Knowing about your Rotator Cuff

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1 Knowing about your Rotator Cuff

2 Knowing about rotator cuff disorder The shoulder joint is the most mobile joint in the body and can therefore be quite unstable. It is vulnerable to injuries from sport and falls as well as repetitive movements of the joint from overhead work. Changes in the soft tissues (ligaments, tendons and muscles) that happen as you get older can make the joint more prone to injury and may change how quickly you recover. The rotator cuff is the group of four muscles and their tendons that attach to the upper arm/shoulder area (see diagram). With injury these tendons can become irritated, inflamed, swollen and eventually weaken. This can happen from doing repetitive activity with your arm at or above shoulder height eg swimming or a job that involves continuous overhead work. Rotator cuff disorders are the most common source of shoulder pain in people over the age of 35 and include the range of problems that can happen with injury to the rotator cuff. Injuries can range from simple tendon irritation through to partial or complete tendon tear. Tears usually happen as a result of trauma and are more common in people over 35 years. Regardless of the disorder, pain is the most common reason for seeing a health professional. Because of the complicated structure of the shoulder joint/neck area, it is important to try and have an accurate diagnosis to get the most out of treatment/ management options. clavicle (collarbone) detail the shoulder joint acromion rotator cuff tendons scapula (shoulder blade) humerus IMPORTANT: information in this booklet is not intended to replace advice from a health professional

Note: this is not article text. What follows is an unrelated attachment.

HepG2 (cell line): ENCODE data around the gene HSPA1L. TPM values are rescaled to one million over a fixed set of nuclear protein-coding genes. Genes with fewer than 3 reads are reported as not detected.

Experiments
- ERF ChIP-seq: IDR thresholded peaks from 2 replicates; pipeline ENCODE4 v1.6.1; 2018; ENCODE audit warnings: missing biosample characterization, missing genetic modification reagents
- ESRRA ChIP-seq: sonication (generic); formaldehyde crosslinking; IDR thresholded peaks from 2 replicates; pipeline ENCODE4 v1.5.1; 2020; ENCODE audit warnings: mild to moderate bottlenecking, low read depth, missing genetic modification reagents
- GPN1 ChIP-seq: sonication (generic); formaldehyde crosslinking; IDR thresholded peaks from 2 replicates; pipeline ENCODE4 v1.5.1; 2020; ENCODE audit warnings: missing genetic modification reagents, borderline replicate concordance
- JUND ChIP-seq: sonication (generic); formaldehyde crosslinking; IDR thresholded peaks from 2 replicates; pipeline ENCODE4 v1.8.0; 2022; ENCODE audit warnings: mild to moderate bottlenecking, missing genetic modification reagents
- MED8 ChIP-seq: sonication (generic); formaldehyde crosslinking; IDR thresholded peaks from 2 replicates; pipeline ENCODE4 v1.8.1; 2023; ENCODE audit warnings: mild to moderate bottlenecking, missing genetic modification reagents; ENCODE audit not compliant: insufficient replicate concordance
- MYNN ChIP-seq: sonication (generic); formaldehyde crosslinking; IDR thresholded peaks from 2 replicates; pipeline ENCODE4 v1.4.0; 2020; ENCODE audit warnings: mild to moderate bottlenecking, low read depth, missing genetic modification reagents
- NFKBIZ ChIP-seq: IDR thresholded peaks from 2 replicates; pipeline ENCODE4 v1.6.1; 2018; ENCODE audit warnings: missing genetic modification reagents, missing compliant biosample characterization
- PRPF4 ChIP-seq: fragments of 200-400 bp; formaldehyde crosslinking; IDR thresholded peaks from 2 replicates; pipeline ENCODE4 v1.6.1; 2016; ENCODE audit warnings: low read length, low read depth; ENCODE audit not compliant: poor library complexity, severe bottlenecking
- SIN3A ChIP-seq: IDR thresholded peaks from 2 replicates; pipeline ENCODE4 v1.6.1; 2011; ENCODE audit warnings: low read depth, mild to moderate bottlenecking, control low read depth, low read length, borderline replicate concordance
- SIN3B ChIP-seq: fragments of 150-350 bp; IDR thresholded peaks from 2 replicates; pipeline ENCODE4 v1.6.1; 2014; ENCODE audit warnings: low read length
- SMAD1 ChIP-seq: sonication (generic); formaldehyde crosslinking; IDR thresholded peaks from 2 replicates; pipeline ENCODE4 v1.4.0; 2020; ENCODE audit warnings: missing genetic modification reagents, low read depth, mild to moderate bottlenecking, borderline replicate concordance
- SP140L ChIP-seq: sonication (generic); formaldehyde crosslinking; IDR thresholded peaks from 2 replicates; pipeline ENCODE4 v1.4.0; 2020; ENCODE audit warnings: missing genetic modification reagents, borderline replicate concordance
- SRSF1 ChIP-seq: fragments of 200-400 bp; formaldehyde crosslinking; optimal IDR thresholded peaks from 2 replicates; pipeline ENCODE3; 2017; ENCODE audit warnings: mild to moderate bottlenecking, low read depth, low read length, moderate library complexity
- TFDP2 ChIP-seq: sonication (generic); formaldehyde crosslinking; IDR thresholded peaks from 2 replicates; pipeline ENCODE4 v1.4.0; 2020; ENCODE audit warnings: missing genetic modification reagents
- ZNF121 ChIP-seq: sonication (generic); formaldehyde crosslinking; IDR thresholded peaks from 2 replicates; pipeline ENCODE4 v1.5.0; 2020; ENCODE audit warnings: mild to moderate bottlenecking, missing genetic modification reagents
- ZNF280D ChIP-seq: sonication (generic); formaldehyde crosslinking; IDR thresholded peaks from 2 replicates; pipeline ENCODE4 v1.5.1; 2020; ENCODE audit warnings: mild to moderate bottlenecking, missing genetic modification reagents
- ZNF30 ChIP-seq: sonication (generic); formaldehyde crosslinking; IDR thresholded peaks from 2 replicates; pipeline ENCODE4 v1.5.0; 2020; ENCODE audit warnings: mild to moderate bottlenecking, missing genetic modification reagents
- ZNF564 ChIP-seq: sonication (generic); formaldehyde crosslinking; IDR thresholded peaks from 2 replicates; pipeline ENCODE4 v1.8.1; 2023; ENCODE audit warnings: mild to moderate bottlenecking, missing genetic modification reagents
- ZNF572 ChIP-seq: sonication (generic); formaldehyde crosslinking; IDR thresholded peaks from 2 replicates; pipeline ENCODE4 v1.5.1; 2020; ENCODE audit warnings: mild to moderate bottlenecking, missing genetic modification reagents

3 Important facts Questions to ask your health professional Accurate diagnosis helps with better management and recovery of your rotator cuff injury. Doing appropriate exercises to keep your shoulder joint mobile will help you return to your work and usual activities. Simple painkillers, such as paracetamol, can help with pain relief and have less risk of serious side effects. Strengthening the rotator cuff muscles helps to support and protect the shoulder joint for the future. What can be done about my rotator cuff disorder? What exercises can I do to keep my shoulder mobile and strong? How will this affect my day-to-day life? What can I do to help prevent this happening again? Do I need to be completely pain free before returning to work? How do I find out about what I can do at work?

4 Tips to help your recovery Initial phase See a health professional early; accurate diagnosis is important. Ask about Red Flags these are serious conditions, such as a fracture (broken bone) that may mean you need to see a specialist or have other tests. Ask about the pain medication that is right for you. Discuss your treatment plan with your health professional. An ultrasound test may be needed to help with diagnosis. Tell them about the jobs and activities you do at home and work they may need to be changed initially. Ongoing rehabilitation and prevention If your symptoms are not improving by 4-6 weeks you may need a review and referral to an orthopaedic specialist. Ask your health professional about a programme of specific exercises to strengthen the muscles around the shoulder joint. Ask about other rehabilitation options to help your recovery. See for more information. Early rehabilitation phase To help your recovery ask about other treatment options such as a supervised exercise programme. Depending on the type of job or activities you do, your health professional may suggest changed/ alternative work duties or time off. If your job involves over head work, heavy lifting or awkward arm actions, these may need to be temporarily changed. If this happens it is important that you work with your health professional, employer and ACC to develop a safe and durable return to work plan. Discuss any worries or concerns with your health professional.